Aki State of Play, Day 12

Let’s take things from the top.

Hakuho scored a quick (and to my eyes, uncontroversial) victory over Tochinoshin when the Yokozuna took advantage of a momentary lack of balance by the Georgian and threw him down. No epic belt battle this time. Hakuho is the only undefeated rikishi, and now leads the yusho race by two over an elite 10-2 chase group of Yokozuna Kakuryu and Ozeki Goeido and Takayasu. This group will be further reduced tomorrow when Kakuryu faces Goeido. Tochinoshin’s next chance to clinch his kachi-koshi and erase his kadoban status comes tomorrow against Shodai.

Kakuryu looked somewhat overmatched against a lower-ranked opponent for the second day in a row, losing to Takayasu by a hearty uwatenage. He will look to rebound against Goeido, against whom the Yokozuna is 27-12, including victories in their last three meetings.

Kisenosato scored an impressive, hard-fought win over Mitakeumi, putting the nail in the coffin of the Sekiwake’s Ozeki campaign. Nine wins looked like a very optimistic scenario for the Yokozuna at the start of the basho, and he can hold his head high heading into Kyushu. Tomorrow, he faces Hakuho, who can clinch at least a yusho playoff spot with a victory. Mitakeumi (6-6) now needs to focus on getting his kachi-koshi, and with Takayasu still on his fight card (probably on Day 14), his bout tomorrow against Myogiryu (who is taking over Yutakayama’s spot in the joi rotation) looks like a must-win.

Goeido stayed in the chase by patiently waiting for Abi to overcommit before dropping him to the clay. Abi has been rotated in for Endo, and tomorrow takes on Takayasu, who rebounded strongly from yesterday’s loss.

Ichinojo defeated Kaisei today in exactly the kind of prolonged mawashi battle Tachiai predicted, although the finishing move was an uwatenage throw rather than a yorikiri forceout. With his record now at 5-7, and only maegashira opponents left on his fight card, Ichinojo may have woken up just in time to save his Sekiwake rank, or at least a position in San’yaku.

Takakeisho is faring well in his late defense of his Komusubi rank, squaring his record at 6-6 with an easy victory against Shodai, who showed little interest in staying in the San’yaku promotion race. Tomorrow, the West Komusubi clashes with the East Komusubi, Tamawashi, who dropped to 3-9 against his nemesis Chiyotairyu today.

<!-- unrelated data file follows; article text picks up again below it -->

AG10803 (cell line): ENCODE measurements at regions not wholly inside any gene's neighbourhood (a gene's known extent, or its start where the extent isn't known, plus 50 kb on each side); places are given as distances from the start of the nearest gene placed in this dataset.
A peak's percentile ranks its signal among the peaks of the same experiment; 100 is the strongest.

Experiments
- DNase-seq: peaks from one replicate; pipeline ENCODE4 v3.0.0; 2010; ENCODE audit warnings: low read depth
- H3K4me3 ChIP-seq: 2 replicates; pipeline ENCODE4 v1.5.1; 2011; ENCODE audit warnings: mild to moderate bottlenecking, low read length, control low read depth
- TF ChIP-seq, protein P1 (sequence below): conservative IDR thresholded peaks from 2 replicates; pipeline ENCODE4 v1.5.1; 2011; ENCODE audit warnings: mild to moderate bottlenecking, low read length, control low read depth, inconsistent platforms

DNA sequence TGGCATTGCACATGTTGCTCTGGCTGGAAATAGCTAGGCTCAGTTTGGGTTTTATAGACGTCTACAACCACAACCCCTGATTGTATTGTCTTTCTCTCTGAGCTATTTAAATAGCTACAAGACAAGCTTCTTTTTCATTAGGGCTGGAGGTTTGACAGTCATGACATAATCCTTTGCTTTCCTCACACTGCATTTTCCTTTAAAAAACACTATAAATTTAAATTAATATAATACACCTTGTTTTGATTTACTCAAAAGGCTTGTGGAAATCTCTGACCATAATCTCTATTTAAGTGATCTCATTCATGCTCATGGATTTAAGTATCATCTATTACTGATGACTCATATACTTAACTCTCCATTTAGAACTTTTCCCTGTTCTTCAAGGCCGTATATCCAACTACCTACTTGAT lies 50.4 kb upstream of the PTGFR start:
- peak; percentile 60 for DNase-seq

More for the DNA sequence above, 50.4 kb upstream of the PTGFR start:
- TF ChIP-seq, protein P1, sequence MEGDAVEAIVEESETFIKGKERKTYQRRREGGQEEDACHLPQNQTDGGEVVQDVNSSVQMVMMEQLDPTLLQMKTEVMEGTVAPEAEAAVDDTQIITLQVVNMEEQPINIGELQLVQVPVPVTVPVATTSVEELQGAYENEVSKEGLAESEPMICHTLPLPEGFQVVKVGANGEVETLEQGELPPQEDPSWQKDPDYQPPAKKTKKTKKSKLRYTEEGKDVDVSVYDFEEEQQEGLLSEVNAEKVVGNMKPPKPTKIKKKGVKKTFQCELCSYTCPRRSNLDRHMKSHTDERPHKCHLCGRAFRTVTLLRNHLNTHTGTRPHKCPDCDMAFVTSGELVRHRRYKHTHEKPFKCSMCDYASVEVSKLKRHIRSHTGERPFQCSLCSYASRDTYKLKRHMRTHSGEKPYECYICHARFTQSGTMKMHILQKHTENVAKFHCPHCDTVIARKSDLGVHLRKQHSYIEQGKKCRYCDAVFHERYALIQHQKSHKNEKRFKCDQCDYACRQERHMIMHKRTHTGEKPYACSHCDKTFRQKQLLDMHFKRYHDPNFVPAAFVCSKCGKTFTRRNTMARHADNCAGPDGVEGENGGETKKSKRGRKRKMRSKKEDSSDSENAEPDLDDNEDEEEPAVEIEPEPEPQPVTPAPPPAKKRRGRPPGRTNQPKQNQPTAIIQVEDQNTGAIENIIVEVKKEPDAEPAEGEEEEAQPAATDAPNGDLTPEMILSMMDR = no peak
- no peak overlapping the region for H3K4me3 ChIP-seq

The number of available San’yaku slots could still be anywhere from 1 to 4, although I’m guessing it’ll be on the lower end of the range. If I’m wrong, the banzuke makers will have trouble scraping together replacement candidates, as everyone in contention lost today with the exception of Myogiryu (8-4), the only maegashira in the upper half of the rank-and-file to clinch his kachi-koshi. Among the other leading contenders, Kaisei and Shodai have losing 5-7 records, and need to win out to even be eligible for promotion, Asanoyama is both outranked by Myogiryu and trails him by a win, and Abi is 6-6 and probably looking at a final three-day slate of Takayasu-Tochinoshin-Mitakeumi.

At the other end of the banzuke, Ishiura and Kyokutaisei further cemented their trips to Juryo with a loss and an absence, respectively. Kotoyuki is now one loss away from joining them, and will try to avoid picking it up tomorrow against Tochiozan. Chiyomaru won the battle of the ‘marus today against Daishomaru, but remains on the bubble, needing at least one win and possibly two for safety. Tomorrow, he takes on Juryo visitor and top promotion candidate YagoAoiyama is the only other Makuuchi man still at risk of demotion, and he faces newcomer Takonosho, who locked down his stay in the top-division with his victory today.

Among the Juryo promotion candidates, Meisei and Yago won and only need one more win apiece to move up to the top division. Daiamami also won, but probably needs two more because of his lower rank. Arawashi lost, but remains in good shape because he is fighting from the top J1e slot, and should be back in the top division with another victory. The other contenders are Aminishiki, who needs two victories, and Takagenji, who needs three.